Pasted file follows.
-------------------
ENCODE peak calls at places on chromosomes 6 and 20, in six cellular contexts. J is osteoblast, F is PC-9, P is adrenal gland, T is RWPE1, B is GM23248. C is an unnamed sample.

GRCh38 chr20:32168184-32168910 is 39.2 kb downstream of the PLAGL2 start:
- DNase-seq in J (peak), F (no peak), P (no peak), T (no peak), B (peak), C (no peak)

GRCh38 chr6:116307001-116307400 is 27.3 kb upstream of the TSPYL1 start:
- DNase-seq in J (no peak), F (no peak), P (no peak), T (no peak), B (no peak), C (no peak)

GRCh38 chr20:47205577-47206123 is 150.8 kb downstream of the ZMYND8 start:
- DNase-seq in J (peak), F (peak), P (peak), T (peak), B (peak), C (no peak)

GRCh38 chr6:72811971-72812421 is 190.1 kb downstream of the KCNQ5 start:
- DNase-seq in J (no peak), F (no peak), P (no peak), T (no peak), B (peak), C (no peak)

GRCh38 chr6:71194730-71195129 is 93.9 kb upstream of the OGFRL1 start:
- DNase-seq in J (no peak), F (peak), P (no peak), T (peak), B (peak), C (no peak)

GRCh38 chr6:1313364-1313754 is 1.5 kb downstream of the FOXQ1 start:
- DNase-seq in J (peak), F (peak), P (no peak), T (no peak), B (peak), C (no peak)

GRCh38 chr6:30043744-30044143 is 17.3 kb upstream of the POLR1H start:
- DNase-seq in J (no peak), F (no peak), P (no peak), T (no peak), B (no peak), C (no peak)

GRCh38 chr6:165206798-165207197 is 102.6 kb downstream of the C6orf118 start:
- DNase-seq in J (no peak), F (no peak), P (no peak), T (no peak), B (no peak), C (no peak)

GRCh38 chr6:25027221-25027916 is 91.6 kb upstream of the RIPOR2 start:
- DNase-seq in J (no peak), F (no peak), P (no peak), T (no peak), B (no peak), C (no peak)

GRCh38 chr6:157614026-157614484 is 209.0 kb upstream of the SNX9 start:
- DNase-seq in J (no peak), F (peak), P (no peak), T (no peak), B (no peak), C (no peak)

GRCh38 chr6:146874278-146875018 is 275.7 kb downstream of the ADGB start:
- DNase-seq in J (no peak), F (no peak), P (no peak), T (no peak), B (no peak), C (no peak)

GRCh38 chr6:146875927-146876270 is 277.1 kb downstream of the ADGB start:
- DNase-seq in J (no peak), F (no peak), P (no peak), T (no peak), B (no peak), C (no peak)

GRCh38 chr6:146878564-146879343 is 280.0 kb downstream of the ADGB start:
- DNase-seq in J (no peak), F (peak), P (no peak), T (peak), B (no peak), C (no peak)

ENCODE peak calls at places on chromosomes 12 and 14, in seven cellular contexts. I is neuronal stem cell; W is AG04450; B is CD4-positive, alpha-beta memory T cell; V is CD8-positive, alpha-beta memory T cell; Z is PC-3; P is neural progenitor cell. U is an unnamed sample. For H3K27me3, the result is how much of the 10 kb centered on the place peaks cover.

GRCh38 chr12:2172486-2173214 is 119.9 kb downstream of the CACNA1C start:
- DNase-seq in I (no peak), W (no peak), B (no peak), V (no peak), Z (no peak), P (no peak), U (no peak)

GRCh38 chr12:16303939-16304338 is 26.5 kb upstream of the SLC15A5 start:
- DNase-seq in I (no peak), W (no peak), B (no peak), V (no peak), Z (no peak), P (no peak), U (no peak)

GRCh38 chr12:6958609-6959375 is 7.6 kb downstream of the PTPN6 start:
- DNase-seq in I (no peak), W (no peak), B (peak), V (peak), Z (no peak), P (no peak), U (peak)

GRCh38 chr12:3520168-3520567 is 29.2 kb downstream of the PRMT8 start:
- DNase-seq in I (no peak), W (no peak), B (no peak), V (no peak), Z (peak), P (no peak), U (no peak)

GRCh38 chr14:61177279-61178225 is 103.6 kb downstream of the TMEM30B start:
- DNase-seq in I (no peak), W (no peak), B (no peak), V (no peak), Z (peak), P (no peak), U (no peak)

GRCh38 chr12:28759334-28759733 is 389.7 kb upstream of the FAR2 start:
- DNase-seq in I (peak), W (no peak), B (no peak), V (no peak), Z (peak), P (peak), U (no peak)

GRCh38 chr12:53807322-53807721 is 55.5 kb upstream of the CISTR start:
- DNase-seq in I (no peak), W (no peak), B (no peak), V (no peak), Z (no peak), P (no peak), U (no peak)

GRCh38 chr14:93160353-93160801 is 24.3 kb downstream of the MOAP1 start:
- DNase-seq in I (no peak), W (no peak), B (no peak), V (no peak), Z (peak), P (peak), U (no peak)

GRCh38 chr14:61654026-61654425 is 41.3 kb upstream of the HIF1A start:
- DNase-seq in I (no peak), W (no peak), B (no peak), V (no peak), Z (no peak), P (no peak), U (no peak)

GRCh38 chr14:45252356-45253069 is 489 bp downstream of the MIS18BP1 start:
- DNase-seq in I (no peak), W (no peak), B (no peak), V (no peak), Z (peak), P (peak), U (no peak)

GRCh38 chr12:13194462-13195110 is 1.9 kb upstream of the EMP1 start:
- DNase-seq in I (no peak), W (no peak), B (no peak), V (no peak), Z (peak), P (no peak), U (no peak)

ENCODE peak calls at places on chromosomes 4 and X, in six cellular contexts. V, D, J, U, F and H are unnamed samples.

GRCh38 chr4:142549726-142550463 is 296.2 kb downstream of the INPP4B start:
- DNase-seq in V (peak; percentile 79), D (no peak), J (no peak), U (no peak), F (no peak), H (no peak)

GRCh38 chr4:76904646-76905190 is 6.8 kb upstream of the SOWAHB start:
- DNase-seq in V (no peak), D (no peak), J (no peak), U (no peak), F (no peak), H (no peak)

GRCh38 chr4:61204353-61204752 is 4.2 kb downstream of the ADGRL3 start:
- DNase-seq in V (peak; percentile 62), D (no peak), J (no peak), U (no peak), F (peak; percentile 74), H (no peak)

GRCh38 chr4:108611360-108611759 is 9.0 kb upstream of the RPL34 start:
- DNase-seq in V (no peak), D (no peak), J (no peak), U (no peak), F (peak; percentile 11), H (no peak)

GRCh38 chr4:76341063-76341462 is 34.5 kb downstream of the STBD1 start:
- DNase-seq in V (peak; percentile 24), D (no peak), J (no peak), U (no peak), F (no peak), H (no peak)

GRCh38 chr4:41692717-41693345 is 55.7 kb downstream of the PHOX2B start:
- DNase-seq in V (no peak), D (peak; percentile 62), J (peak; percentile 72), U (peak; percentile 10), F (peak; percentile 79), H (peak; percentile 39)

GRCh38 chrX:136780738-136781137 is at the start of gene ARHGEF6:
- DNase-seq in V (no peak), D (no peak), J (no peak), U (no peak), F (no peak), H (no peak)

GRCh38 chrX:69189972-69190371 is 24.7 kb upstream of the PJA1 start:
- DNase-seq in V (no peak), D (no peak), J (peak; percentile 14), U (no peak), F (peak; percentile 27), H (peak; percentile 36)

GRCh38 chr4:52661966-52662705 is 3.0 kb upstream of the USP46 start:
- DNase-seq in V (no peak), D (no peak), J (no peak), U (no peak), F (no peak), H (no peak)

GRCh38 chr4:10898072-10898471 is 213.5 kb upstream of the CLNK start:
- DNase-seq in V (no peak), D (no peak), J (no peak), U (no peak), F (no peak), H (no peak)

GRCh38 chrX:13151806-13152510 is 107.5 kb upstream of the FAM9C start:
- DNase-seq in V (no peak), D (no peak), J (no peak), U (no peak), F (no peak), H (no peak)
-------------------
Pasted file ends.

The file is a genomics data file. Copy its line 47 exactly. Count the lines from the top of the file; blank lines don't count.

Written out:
GRCh38 chr14:45252356-45253069 is 489 bp downstream of the MIS18BP1 start: